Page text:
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"Eight to ten shots"


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Glenn,

You've posted a quote (presumably accurately represented here) without citing the published source from which it was attained. For those unfamiliar with Jim's work, it places them at a disadvantage when attempting to evaluate the validity of the claim. Can you cite the publication wherein this appears, so that it can be considered within context? I know you cited Jim Fetzer, but alone, that is insufficient to represent the argument upon which the assertion is based.

Many thanks.

Edited by Greg Burnham
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Guest James H. Fetzer

Start with David Mantik's research establishing two shots to the head and the argument from addition and subtraction which I present in ASSASSINATION SCIENCE (1998). Then turn to David's brilliant synthesis of the medical evidence and Douglas Weldon's exceptional study of the shot to the throat, which passed through the windshield, in MURDER IN DEALEY PLAZA (2000). Then consider the shot to the back in "Reasoning about Assassinations", which you can download as a pdf or else read at http://jamesfetzer.blogspot.com/2009/11/reasoning-about-assassinations.html

That makes four shots to JFK: one to the throat (from the south side of the Triple Underpass), one to the back (from the top of the County Records building), and two to the head (one from the Dal-Tex and one from the north side of the Triple Underpass). In addition, Big John Connally was hit from one to three times from the side (which appear to have been fired from the west side of the Book Depository). One missed and injured James Tague, another hit the chrome strip (both from the Dal-Tex), and another hit the grass left of the limo (fired from the "grassy knoll").

That makes 4 to JFK, 1-3 in Connally, and 3 that missed, which makes 8-10 shots altogether (where very recent research suggests there may have been yet one more shot, in which case the number would increase by one). For an overview--including a diagram of the shot sequence--visit "John F. Kennedy: History, Memory, Legacy", http://www.und.edu/instruct/jfkconference/ and download Chapter 30, "Dealey Plaza Revisited: What Happened to JFK?", which I presented during a conference at the University of North Dakota and was introduced by The Honorable John R. Tunheim.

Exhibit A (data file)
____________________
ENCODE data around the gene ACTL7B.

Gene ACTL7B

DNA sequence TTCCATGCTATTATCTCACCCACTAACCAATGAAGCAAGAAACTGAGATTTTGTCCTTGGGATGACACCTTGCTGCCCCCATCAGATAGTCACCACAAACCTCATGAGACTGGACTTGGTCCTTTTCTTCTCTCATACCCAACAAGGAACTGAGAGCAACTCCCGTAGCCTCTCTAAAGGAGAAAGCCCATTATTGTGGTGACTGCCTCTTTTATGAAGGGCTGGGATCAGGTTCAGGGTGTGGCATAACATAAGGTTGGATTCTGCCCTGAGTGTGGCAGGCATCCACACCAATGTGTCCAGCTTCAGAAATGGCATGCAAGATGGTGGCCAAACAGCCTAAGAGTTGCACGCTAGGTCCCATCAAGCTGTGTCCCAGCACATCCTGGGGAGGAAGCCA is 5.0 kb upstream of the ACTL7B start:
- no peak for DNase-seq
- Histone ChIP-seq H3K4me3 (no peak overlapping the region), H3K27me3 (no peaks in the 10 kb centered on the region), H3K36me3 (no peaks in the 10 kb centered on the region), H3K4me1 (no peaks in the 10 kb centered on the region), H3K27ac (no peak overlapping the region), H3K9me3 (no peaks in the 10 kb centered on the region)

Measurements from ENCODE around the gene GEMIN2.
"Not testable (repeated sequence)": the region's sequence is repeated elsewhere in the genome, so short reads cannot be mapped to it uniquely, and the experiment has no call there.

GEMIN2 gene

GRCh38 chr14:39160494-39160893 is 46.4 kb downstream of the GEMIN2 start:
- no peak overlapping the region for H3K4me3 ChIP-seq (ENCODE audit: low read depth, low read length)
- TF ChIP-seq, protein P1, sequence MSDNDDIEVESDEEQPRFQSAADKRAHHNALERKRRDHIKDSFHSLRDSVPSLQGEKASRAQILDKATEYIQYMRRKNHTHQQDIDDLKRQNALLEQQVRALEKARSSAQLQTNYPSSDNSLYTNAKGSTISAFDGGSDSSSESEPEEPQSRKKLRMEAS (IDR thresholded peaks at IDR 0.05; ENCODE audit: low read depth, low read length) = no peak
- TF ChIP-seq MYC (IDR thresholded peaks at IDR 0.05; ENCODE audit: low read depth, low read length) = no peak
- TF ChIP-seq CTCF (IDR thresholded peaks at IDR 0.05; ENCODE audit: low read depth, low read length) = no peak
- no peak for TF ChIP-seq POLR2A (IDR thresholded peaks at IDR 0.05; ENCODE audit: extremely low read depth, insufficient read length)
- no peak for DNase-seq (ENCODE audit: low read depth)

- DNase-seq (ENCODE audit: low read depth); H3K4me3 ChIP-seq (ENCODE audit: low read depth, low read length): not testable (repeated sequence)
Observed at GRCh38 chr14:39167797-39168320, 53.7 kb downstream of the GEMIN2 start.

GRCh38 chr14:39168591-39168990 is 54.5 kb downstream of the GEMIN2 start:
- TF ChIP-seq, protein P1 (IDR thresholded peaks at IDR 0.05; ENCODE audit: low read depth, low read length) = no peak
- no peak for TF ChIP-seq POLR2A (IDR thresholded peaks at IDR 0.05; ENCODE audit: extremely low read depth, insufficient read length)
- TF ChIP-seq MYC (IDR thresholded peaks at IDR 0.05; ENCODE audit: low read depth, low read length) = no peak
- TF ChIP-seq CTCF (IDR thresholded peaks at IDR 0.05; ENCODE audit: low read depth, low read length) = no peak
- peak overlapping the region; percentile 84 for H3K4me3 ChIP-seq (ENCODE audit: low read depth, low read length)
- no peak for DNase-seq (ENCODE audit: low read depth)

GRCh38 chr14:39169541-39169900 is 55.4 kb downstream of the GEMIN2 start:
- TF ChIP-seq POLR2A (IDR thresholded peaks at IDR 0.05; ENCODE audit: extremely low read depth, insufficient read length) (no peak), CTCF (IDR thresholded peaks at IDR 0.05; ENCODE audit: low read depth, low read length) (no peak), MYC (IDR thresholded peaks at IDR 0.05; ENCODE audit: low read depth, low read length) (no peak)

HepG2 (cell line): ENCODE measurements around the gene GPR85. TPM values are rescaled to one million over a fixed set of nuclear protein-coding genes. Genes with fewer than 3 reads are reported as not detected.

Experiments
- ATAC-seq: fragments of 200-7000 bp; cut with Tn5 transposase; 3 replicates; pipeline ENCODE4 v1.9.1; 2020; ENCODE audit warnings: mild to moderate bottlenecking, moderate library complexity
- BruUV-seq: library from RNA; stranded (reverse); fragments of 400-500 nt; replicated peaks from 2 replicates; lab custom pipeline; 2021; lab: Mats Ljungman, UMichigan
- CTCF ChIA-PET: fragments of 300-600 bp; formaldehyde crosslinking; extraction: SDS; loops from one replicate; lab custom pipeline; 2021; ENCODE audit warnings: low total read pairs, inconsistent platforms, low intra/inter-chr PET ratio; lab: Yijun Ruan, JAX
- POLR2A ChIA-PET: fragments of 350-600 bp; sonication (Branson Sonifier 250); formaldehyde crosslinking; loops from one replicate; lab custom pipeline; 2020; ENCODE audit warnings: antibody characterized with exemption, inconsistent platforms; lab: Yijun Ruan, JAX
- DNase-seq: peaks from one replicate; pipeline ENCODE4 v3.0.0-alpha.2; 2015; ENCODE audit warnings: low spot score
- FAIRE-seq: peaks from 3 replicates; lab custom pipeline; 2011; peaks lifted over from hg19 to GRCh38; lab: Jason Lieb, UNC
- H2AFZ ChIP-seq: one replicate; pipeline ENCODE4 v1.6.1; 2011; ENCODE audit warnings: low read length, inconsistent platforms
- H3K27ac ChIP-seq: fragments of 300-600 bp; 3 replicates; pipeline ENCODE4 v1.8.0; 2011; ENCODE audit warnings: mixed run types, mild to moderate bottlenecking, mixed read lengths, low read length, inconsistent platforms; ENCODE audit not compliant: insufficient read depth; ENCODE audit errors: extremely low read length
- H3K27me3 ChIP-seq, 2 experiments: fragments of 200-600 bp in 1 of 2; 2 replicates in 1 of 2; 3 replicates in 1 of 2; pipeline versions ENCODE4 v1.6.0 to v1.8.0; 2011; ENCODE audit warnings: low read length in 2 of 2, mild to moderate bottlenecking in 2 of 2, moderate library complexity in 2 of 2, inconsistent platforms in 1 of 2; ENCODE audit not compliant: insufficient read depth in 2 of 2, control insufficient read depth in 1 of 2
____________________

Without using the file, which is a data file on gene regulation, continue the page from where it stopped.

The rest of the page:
Edited by James H. Fetzer
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Jim,

Has Glenn become "teacher's pet" or something? You gave him the answers to the FINAL EXAM! :D

GO_SECURE

monk

Start with David Mantik's research establishing two shots to the head and the argument from addition and subtraction which I present in ASSASSINATION SCIENCE (1998). Then turn to David's brilliant synthesis of the medical evidence and Douglas Weldon's exceptional study of the shot to the throat, which passed through the windshield, in MURDER IN DEALEY PLAZA (2000). Then consider the shot to the back in "Reasoning about Assassinations", which you can download as a pdf or else read at http://jamesfetzer.blogspot.com/2009/11/reasoning-about-assassinations.html

That makes four shots to JFK: one to the throat (from the south side of the Triple Underpass), one to the back (from the top of the County Records building), and two to the head (one from the Dal-Tex and one from the north side of the Triple Underpass). In addition, Big John Connally was hit from one to three times from the side (which appear to have been fired from the west side of the Book Depository). One missed and injured James Tague, another hit the chrome strip (both from the Dal-Tex), and another hit the grass left of the limo (fired from the "grassy knoll").

That makes 4 to JFK, 1-3 in Connally, and 3 that missed, which makes 8-10 shots altogether (where very recent research suggests there may have been yet one more shot, in which case the number would increase by one). For an overview--including a diagram of the shot sequence--visit "John F. Kennedy: History, Memory, Legacy", http://www.und.edu/instruct/jfkconference/ and download Chapter 30, "Dealey Plaza Revisited: What Happened to JFK?", which I presented during a conference at the University of North Dakota and was introduced by The Honorable John R. Tunheim.

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